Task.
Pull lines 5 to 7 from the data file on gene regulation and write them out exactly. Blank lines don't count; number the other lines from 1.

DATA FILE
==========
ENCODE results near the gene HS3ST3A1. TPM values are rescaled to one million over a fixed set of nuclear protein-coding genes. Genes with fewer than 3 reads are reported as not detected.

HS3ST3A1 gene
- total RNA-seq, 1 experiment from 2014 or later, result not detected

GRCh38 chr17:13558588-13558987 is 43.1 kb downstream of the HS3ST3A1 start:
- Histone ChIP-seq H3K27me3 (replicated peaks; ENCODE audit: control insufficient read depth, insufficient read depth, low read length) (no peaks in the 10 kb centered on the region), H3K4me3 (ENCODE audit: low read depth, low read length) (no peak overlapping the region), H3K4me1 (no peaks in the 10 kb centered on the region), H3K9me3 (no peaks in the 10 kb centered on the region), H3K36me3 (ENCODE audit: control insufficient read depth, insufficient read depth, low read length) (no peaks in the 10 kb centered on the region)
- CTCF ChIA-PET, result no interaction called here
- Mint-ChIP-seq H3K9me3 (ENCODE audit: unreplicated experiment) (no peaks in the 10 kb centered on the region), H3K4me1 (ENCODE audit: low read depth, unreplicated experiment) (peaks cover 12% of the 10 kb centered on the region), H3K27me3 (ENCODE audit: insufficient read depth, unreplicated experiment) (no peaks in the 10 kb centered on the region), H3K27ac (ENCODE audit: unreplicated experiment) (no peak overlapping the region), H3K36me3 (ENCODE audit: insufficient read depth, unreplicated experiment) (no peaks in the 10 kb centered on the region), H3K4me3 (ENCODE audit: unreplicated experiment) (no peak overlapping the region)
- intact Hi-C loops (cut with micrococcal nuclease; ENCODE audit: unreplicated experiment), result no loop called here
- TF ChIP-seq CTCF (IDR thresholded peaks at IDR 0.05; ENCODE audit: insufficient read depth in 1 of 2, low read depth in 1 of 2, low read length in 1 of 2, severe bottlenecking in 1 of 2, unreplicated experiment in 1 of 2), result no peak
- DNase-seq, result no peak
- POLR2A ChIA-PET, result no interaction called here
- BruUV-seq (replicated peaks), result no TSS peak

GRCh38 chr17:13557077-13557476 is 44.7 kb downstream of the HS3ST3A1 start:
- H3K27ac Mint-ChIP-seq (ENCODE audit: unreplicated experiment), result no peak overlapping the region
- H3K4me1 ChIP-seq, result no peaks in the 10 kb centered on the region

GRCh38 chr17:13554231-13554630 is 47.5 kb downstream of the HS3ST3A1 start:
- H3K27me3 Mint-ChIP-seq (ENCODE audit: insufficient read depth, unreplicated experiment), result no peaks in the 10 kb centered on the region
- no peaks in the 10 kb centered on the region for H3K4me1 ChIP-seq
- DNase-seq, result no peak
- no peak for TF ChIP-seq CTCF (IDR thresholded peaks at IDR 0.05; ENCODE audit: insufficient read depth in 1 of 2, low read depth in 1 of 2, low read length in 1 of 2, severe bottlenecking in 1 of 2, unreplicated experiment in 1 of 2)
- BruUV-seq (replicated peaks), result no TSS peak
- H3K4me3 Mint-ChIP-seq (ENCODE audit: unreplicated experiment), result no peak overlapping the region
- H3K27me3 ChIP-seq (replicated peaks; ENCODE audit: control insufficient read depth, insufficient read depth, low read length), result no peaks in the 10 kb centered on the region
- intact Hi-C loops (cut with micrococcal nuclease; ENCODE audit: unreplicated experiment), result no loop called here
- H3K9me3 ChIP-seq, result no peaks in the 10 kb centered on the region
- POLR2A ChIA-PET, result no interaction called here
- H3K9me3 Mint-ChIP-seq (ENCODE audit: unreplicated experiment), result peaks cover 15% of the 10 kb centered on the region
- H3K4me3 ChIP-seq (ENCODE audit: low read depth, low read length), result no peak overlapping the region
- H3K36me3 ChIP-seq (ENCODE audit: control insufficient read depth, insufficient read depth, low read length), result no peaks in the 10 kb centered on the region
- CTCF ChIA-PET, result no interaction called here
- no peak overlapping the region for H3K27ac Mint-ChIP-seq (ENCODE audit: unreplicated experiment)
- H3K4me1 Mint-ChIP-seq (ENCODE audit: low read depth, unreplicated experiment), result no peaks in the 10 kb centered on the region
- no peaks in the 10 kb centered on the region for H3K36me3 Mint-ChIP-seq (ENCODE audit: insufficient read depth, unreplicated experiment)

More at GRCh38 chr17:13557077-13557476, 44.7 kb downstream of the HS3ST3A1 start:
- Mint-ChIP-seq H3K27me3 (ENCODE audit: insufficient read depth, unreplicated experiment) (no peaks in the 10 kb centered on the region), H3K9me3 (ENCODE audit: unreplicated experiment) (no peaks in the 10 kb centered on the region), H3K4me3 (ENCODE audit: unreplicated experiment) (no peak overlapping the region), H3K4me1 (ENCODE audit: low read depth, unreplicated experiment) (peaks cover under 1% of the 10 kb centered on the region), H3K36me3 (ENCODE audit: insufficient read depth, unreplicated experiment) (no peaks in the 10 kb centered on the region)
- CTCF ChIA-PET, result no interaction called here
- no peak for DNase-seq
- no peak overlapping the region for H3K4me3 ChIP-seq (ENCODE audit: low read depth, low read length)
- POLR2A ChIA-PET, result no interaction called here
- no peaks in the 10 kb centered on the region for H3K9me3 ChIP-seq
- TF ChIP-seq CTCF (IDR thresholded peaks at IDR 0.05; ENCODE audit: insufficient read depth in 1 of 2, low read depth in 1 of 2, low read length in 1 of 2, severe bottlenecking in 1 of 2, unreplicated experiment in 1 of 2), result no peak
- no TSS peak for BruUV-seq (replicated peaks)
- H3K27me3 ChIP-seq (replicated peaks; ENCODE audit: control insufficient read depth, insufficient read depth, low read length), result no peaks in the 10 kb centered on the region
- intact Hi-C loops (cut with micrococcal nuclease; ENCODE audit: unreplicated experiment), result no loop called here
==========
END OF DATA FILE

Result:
- Histone ChIP-seq H3K27me3 (replicated peaks; ENCODE audit: control insufficient read depth, insufficient read depth, low read length) (no peaks in the 10 kb centered on the region), H3K4me3 (ENCODE audit: low read depth, low read length) (no peak overlapping the region), H3K4me1 (no peaks in the 10 kb centered on the region), H3K9me3 (no peaks in the 10 kb centered on the region), H3K36me3 (ENCODE audit: control insufficient read depth, insufficient read depth, low read length) (no peaks in the 10 kb centered on the region)
- CTCF ChIA-PET, result no interaction called here
- Mint-ChIP-seq H3K9me3 (ENCODE audit: unreplicated experiment) (no peaks in the 10 kb centered on the region), H3K4me1 (ENCODE audit: low read depth, unreplicated experiment) (peaks cover 12% of the 10 kb centered on the region), H3K27me3 (ENCODE audit: insufficient read depth, unreplicated experiment) (no peaks in the 10 kb centered on the region), H3K27ac (ENCODE audit: unreplicated experiment) (no peak overlapping the region), H3K36me3 (ENCODE audit: insufficient read depth, unreplicated experiment) (no peaks in the 10 kb centered on the region), H3K4me3 (ENCODE audit: unreplicated experiment) (no peak overlapping the region)